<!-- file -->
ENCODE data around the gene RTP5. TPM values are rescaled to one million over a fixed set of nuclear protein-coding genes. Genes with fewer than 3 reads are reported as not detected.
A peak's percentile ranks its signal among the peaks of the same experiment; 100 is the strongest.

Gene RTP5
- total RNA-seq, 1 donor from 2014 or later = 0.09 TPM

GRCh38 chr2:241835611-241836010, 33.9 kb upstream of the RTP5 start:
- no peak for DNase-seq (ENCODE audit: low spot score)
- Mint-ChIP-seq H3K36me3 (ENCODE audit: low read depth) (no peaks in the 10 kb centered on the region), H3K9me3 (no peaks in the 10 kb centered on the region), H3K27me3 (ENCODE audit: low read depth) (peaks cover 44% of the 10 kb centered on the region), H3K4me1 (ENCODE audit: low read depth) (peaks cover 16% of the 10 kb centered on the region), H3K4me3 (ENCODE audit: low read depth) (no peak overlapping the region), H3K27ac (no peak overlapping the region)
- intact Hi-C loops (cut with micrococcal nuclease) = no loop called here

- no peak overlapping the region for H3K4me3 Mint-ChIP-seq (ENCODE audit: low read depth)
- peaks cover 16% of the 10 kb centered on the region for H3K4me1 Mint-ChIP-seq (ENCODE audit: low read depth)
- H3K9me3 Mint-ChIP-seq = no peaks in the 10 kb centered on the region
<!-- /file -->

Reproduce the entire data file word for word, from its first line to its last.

ENCODE data around the gene RTP5. TPM values are rescaled to one million over a fixed set of nuclear protein-coding genes. Genes with fewer than 3 reads are reported as not detected.
A peak's percentile ranks its signal among the peaks of the same experiment; 100 is the strongest.

Gene RTP5
- total RNA-seq, 1 donor from 2014 or later = 0.09 TPM

GRCh38 chr2:241835611-241836010, 33.9 kb upstream of the RTP5 start:
- no peak for DNase-seq (ENCODE audit: low spot score)
- Mint-ChIP-seq H3K36me3 (ENCODE audit: low read depth) (no peaks in the 10 kb centered on the region), H3K9me3 (no peaks in the 10 kb centered on the region), H3K27me3 (ENCODE audit: low read depth) (peaks cover 44% of the 10 kb centered on the region), H3K4me1 (ENCODE audit: low read depth) (peaks cover 16% of the 10 kb centered on the region), H3K4me3 (ENCODE audit: low read depth) (no peak overlapping the region), H3K27ac (no peak overlapping the region)
- intact Hi-C loops (cut with micrococcal nuclease) = no loop called here

- no peak overlapping the region for H3K4me3 Mint-ChIP-seq (ENCODE audit: low read depth)
- peaks cover 16% of the 10 kb centered on the region for H3K4me1 Mint-ChIP-seq (ENCODE audit: low read depth)
- H3K9me3 Mint-ChIP-seq = no peaks in the 10 kb centered on the region